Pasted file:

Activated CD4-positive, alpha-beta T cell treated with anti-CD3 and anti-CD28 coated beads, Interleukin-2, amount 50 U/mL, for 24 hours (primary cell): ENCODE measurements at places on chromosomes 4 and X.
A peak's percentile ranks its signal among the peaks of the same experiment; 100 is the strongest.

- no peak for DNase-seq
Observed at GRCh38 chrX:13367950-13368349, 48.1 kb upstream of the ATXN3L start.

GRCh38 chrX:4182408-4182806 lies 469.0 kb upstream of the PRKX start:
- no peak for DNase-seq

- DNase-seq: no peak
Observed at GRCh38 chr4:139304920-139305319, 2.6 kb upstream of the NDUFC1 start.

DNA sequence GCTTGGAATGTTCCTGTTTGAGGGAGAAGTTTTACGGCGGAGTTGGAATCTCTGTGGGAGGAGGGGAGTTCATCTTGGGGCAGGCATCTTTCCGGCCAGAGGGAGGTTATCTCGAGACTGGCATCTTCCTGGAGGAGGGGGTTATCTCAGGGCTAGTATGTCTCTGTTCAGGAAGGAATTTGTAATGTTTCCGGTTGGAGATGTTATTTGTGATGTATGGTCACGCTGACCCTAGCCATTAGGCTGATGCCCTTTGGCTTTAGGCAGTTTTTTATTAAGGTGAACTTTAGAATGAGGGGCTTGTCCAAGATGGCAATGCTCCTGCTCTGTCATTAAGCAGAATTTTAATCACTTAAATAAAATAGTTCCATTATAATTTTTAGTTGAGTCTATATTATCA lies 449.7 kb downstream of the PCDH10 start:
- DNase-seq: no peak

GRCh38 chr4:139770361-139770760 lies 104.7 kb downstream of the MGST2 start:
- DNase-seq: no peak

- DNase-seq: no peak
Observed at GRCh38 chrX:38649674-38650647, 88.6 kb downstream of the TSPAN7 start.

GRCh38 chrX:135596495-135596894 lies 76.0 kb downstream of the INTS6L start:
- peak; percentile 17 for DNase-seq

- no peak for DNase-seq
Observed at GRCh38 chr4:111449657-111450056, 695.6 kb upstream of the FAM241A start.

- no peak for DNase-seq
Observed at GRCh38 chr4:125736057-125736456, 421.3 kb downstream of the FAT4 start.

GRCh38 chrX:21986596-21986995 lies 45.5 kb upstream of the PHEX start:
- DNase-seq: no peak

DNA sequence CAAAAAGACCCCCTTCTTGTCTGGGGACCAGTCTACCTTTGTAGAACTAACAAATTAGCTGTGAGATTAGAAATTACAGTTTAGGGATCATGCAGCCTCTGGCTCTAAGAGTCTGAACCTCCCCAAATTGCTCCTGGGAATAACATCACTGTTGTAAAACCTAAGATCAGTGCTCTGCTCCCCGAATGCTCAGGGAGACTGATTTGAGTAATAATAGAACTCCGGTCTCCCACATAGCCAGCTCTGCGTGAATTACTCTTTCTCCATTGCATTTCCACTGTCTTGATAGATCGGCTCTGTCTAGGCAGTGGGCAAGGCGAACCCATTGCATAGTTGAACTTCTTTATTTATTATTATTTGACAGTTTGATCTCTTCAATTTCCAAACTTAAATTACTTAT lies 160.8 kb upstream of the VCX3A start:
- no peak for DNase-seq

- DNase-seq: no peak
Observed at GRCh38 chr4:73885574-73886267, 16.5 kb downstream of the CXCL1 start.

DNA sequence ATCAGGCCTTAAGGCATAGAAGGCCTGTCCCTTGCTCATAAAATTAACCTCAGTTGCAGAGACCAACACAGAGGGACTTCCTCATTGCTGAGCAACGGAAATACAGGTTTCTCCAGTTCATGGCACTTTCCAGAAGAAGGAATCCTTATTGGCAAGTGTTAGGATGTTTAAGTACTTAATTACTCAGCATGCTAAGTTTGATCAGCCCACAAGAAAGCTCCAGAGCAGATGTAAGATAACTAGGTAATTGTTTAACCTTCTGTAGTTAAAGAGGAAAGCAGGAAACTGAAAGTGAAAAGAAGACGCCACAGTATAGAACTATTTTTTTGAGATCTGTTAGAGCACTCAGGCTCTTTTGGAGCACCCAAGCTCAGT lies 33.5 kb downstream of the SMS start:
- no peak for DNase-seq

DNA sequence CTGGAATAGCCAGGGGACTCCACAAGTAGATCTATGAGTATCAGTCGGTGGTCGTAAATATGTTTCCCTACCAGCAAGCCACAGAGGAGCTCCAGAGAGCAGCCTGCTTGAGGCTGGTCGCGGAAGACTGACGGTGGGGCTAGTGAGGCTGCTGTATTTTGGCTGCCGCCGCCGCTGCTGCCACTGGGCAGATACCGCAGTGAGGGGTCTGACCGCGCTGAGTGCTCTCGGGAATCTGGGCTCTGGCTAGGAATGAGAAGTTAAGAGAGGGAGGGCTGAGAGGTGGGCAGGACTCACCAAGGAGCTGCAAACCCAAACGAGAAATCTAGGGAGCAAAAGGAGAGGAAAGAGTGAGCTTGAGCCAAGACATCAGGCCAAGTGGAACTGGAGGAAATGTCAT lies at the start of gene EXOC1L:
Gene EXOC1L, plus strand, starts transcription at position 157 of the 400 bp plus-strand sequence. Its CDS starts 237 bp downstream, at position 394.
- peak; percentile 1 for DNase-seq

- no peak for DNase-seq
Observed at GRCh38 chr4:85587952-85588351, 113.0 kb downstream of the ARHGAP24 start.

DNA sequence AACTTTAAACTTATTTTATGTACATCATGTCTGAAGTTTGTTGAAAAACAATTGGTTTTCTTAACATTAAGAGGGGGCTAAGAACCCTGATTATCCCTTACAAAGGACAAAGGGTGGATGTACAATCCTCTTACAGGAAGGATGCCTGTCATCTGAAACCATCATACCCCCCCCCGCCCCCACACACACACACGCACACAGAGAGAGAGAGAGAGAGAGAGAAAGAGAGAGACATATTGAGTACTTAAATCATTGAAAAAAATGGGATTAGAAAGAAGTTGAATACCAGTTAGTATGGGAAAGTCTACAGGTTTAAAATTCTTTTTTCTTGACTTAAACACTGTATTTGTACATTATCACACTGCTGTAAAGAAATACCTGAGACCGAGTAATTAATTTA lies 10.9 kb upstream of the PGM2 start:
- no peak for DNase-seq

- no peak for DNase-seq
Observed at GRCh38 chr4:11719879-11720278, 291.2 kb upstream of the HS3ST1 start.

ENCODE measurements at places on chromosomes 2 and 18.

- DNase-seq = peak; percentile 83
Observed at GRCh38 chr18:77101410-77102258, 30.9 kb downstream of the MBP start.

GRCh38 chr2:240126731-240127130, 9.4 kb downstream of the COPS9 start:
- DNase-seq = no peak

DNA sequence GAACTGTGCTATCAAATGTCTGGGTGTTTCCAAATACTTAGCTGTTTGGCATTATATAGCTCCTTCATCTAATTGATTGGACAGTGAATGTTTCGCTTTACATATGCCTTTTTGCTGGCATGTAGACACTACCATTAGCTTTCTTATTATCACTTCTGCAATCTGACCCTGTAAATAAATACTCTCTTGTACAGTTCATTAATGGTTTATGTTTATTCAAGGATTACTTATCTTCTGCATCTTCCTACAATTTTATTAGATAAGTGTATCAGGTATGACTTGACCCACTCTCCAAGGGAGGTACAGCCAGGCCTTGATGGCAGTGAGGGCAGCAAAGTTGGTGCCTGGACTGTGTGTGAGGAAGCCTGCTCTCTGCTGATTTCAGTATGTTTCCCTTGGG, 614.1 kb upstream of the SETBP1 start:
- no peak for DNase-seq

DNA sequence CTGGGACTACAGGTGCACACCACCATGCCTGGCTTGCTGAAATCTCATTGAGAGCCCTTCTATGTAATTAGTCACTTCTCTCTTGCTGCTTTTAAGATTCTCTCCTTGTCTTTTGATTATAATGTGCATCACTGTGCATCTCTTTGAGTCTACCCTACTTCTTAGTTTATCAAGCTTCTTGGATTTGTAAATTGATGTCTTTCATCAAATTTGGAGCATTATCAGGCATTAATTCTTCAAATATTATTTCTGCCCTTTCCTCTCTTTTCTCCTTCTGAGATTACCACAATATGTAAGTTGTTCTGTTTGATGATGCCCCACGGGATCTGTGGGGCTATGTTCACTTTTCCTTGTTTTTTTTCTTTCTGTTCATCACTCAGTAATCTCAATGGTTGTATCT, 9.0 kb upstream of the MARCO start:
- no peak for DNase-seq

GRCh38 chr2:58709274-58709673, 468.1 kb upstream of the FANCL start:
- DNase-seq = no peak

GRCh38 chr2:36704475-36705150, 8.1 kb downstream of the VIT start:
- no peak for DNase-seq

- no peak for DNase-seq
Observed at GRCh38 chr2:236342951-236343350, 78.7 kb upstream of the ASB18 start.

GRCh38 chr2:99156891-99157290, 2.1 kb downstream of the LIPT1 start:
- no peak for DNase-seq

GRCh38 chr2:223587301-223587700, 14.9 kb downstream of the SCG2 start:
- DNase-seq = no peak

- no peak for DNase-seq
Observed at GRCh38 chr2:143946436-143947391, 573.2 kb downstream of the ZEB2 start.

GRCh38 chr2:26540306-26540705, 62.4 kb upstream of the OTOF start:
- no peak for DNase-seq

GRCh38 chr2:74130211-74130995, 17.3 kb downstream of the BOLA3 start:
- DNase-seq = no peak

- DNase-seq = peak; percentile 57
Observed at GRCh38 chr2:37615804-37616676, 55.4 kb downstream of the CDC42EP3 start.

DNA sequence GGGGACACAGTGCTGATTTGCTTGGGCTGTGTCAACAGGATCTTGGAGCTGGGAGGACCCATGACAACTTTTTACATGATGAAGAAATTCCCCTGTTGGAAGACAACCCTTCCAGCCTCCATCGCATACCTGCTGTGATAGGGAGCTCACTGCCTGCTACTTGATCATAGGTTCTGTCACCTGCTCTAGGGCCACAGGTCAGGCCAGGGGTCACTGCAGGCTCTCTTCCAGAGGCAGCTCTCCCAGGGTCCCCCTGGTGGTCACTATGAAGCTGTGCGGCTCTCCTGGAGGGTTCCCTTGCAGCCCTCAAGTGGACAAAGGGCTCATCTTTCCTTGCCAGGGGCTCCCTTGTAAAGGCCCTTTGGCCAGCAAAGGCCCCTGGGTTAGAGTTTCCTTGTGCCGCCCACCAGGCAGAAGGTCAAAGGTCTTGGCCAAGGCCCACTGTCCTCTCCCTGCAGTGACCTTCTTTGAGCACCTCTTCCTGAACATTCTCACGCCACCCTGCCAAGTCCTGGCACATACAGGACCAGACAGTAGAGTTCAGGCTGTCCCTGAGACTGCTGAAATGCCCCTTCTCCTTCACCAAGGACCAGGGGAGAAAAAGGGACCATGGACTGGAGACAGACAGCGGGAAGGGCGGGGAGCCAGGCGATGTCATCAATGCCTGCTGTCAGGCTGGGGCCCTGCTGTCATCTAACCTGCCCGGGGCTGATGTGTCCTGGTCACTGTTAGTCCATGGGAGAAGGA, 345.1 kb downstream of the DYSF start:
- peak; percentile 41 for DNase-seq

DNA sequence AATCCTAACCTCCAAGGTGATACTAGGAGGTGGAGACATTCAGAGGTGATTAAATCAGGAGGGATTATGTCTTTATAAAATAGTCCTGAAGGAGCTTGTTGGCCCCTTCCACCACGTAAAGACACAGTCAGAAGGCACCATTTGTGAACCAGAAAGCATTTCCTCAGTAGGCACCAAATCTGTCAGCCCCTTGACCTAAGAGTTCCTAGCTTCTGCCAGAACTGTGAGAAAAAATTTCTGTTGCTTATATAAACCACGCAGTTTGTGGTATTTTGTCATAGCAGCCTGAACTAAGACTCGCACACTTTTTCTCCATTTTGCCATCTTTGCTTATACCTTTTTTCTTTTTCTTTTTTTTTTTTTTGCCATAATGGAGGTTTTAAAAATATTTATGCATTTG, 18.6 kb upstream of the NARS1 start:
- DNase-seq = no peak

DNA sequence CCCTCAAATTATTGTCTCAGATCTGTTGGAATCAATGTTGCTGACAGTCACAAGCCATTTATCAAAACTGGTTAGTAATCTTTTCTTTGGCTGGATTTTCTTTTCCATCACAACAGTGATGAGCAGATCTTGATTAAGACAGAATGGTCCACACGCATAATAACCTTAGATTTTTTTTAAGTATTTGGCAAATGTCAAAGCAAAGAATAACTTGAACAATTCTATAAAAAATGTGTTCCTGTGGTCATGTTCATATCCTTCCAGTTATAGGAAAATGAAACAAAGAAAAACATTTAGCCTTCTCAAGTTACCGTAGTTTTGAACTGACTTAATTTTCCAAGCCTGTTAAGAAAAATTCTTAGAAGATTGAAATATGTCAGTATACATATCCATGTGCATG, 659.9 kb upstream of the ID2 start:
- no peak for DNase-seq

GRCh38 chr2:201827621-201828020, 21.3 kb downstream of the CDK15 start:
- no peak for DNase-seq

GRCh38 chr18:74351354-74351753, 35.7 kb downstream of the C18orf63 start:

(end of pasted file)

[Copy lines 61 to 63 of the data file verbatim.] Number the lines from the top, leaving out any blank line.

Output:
GRCh38 chr2:74130211-74130995, 17.3 kb downstream of the BOLA3 start:
- DNase-seq = no peak

- DNase-seq = peak; percentile 57